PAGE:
Hon JIM ANDERTON: If that member knows any farmers at all he will know that the vast majority of farming opinion is against subsidies for weather events unless they are of the most exceptional circumstance. Secondly, Federated Farmers and other farmers in the farming community know that they have a Minister who will not bypass their issues on the basis that they might get defeated. He will raise the issues and do his best to advance their cause. It is a long time since any Government of the National variety had a Minister like that.

R Doug Woolerton: Why does the Minister think that Federated Farmers are so opposed to dog microchipping, when it is not only the savaging of people that is trying to be protected here but also the savaging of their own stock?

Hon JIM ANDERTON: There are a wide range of views on this matter throughout the country, as I am sure the member knows. Equally, there are a wide range of views on that matter inside this Parliament and even inside Cabinet. However, I am bound by Cabinet collective responsibility on this matter and I accept, unreservedly, the view that Cabinet has taken on this matter.

Gordon Copeland: Does the Minister intend to revisit this matter, utilising the opportunity provided by the introduction of the local government law reform bill, and in particular, the opportunity to amend the Dog Control Act 1996 to exempt farm dogs from microchipping; if not, why not?

Hon JIM ANDERTON: If the member has ever participated in a Cabinet Executive Government he would know that the opportunity for a member of Cabinet to take a matter to Cabinet and relitigate an existing decision would be very rare, indeed. I had the privilege to do that and I accept the decision Cabinet has made after further consideration, which it did not need to give, but in fact, did.

Craig Foss: How can apple growers have any confidence in the Minister’s ability to get New Zealand access to the Australian apple market when he has failed so miserably to achieve an exemption for farm working dogs?

Rt Hon Winston Peters: I raise a point of order, Madam Speaker. Unless that member intends that there be a microchipping of apples, and to change the responsibility from the Minister of Trade to the Minister of Agriculture, that question is simply irrelevant and out of order.

Madam SPEAKER: Yes, I think it is a very long bow. It is actually a different issue, but if the member would like to reflect, and rephrase his question to bring it within the context of the primary question, which specifically relates to farm dogs, microchipping, and agriculture.

Craig Foss: Given the Minister’s failure to achieve an exemption for working farm dogs, how on earth can New Zealand apple growers have any confidence in him whatsoever as we try to gain access to the Australian market?

Hon JIM ANDERTON: Within a day of requesting the High Commissioner for Australia to get a copy of the report that we had been denied for some years, that report was tabled in my office, and the Government I represent took the Australian industry and Government to the World Trade Organization to examine this issue—something that National never did in all its years of office.

Hon Damien O'Connor: Can the Minister confirm that every single apple exported from this country has to be identified by a sticker?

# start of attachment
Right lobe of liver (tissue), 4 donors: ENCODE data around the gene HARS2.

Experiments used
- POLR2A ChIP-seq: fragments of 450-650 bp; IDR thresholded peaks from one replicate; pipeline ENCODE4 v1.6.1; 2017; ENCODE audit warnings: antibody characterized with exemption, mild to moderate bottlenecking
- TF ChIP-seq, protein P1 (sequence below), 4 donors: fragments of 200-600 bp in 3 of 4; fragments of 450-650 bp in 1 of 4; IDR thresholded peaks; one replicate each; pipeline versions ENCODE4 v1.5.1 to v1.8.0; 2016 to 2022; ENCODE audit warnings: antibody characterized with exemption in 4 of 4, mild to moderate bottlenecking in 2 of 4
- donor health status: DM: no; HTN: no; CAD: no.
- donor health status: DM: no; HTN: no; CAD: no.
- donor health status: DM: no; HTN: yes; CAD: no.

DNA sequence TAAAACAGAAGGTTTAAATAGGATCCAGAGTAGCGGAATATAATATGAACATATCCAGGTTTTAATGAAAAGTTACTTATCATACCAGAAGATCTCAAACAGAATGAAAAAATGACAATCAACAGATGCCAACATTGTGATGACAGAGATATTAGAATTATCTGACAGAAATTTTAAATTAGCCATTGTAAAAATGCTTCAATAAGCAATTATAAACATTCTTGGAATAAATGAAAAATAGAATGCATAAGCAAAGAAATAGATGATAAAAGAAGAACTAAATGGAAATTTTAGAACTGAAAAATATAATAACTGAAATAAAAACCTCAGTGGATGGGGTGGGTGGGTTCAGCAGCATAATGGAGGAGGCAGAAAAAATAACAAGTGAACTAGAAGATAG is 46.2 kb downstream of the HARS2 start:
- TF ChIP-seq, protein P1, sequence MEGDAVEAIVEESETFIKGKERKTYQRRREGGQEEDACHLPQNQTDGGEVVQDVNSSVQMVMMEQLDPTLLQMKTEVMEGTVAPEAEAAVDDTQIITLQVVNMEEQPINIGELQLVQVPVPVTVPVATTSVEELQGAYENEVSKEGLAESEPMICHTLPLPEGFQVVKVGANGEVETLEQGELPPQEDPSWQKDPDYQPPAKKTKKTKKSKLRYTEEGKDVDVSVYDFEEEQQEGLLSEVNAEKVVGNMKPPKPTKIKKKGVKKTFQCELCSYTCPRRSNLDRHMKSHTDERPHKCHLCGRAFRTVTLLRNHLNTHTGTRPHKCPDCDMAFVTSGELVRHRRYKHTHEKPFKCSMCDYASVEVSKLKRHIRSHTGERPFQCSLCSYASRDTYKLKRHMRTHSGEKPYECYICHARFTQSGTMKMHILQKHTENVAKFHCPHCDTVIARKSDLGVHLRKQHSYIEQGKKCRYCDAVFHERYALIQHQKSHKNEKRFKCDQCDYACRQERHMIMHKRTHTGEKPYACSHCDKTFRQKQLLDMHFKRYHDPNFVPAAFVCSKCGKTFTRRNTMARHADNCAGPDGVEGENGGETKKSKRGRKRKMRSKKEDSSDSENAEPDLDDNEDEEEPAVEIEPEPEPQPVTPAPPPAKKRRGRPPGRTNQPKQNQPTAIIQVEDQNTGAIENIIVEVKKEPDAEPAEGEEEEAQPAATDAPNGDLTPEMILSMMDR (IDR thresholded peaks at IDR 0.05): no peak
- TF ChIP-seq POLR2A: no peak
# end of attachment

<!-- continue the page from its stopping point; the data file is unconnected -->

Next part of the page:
Madam SPEAKER: I think that falls into the category of another long bow. Stickers and microchipping do not make it.

Hon David Carter: Does the Minister still agree with the statement he made after becoming the Minister of Agriculture: “OK, if you think you weren’t taken seriously before, what is it about No. 3 in the Cabinet you don’t understand?”, and how come No. 3 got rolled by No. 18?

Hon JIM ANDERTON: As the member may find out one day, there are people in Cabinet whom one accepts being rolled by, and he may well find out one day who they are. However, the situation with this Cabinet is that there is a consensus position drawn by Cabinet after full debate and discussion. That was the situation this time. I think the member will find that Federated Farmers know full well that they have a Minister who will take up issues for them, and who will do the very best in their interests to see that they are taken seriously.

Hon David Carter: Does the Minister also stand by his statement last November: “I got these portfolios because of my ability to bring people together to work on solutions.”, and how successful was he in getting his Cabinet colleagues to accept his pragmatic solutions?

Hon JIM ANDERTON: Innumerable numbers of pragmatic advancements have been made by this Cabinet for all Cabinet Ministers in the positions they take to Parliament. However, I have noted that I am acknowledged by the member who has just asked the question to be Labour’s No. 3 ranked Minister. I have to tell him that it may come as a shock to him that I have not been a member of the Labour Party since May 1989.

Rt Hon Winston Peters: Has the Minister any reports contrasting the present action in respect of the World Trade Organization application concerning the access of Australian apples with that of 1997-98 when the then National Government did its best to derail that industry and sell it off, lock, stock, and barrel, to Fay Richwhite?

Madam SPEAKER: I thank the member, but we are on farm dogs and microchipping, so could we please bring it back.

Gerry Brownlee: I raise a point of order, Madam Chairperson. I think that perhaps it is appropriate for the House to grant leave in this case, since we are on dogs, to get a question from the poodle.